Cheering loudly for my sister Gretchen as she received her Master’s diploma in Clean and Renewable Energy from the University of Dayton.  You go girl! Such a role model for me!!

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Gretch with some proud parents 🙂

 

Spreading some Christmas cheer with good ole’ caroling. Of the 20 or so friends and family that participated in the shenanigans this year, I believe Joan Campau won the “longest journey” competition: home from Panama, where she has been serving in the Peace Corps since Feb 2013.  Such a treat to see her in person!

 

Hosting Christmas festivities at our home this year.  We managed to prepare an Americanized wigilia (Polish Christmas Eve dinner) with the favorite dishes including pierogi (dumplings stuffed with potato, cheese, etc that are then boiled & fried) and barszcz czerwony (beet soup).  Attempting to pack 15 of us around the dining room table produced a scene fit for television.  Despite the chaos that inevitable comes with having the house brimming with people, it was so wonderful to be surrounded by the people I love.  Slumber partying on the living room floor also brought back fond memories of scheming with my older siblings to stay awake until Santa arrived.

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Watch your elbows! That might be someone’s face you are hitting…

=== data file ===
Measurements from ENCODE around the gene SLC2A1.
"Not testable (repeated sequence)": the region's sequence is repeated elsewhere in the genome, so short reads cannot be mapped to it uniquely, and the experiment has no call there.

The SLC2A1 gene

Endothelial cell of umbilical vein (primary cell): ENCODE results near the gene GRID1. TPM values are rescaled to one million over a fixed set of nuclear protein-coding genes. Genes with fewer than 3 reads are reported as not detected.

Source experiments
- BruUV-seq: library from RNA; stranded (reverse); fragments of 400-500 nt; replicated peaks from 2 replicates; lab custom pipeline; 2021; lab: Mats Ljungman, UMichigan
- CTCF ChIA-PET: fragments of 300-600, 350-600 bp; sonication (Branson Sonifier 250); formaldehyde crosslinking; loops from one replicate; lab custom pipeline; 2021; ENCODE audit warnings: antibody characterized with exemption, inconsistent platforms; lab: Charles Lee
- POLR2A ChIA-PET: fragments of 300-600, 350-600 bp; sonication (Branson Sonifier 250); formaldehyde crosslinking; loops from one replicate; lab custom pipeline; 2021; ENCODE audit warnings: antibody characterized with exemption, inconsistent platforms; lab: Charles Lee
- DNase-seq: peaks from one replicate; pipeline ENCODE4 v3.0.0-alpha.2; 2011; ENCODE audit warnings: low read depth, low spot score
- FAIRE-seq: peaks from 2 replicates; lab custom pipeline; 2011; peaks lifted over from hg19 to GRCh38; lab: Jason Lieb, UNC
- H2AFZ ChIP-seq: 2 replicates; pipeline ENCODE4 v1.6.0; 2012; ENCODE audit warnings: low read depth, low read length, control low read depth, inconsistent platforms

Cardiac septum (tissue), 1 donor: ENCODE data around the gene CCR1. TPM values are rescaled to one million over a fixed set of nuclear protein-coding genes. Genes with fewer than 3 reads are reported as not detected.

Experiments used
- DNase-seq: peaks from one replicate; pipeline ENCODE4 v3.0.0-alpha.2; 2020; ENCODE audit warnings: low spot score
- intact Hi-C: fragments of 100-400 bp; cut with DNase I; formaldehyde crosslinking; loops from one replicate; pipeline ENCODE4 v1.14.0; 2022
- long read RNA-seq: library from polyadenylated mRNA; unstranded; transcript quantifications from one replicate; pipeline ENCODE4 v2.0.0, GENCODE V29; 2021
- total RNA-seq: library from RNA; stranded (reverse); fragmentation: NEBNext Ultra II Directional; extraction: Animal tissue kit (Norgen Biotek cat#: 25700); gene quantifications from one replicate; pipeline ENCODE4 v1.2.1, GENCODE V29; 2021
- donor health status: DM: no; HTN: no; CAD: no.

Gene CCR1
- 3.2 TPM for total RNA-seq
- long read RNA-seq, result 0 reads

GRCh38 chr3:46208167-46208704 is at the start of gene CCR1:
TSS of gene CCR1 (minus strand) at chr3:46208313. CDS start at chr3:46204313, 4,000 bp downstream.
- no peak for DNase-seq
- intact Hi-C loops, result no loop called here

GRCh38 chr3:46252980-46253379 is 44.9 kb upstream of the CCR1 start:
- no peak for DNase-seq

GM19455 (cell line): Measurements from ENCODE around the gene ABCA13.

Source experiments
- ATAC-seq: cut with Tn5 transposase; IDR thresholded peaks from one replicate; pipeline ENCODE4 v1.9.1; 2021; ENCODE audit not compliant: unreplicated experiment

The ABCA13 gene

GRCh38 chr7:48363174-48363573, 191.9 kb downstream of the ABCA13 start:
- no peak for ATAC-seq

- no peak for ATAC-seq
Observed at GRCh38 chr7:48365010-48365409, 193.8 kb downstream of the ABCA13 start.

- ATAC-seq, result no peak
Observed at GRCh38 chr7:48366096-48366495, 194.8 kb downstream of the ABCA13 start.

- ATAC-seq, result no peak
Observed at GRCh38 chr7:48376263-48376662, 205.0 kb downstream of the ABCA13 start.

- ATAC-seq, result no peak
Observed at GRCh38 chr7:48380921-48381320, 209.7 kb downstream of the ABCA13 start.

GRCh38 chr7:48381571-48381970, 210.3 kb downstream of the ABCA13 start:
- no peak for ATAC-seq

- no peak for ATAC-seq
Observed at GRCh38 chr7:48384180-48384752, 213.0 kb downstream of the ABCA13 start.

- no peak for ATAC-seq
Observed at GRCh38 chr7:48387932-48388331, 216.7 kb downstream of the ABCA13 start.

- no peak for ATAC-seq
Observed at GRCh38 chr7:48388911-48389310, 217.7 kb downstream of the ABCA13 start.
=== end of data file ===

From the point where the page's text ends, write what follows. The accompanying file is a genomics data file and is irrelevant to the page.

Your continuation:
Ringing in the new year with my boyfriend Ben Brelje (UM Aero Engr — BSE ’13, MSE ’14) and his family. Such wonderful people!  And especially generous in giving me study time to prep for exams…a and b nye

 

(The less than exciting part)

Exams were waiting to greet me <48 hours after I arrived back in London.  As if jet-lag wasn’t enough to combat, King’s College London has an exam system that is about as foreign to me as any of the experiences that I have yet had over here.  I’ve grown used to the UM Engineering (honor code) un-proctored exams so to be circled by people with INVIGILATOR stamped on their brightly colored vest was… well, different. It was also a bit nerve-racking because the exam took place at a convention center that was 50 minutes away from campus.  (Not too bad of a commute, considering how large London is.)  Furthermore, we took the exam with students that had exam lengths that were of different lengths than ours.  Imagine trying to concentrate in a foreign environment when you jump with the sound of the loudspeaker: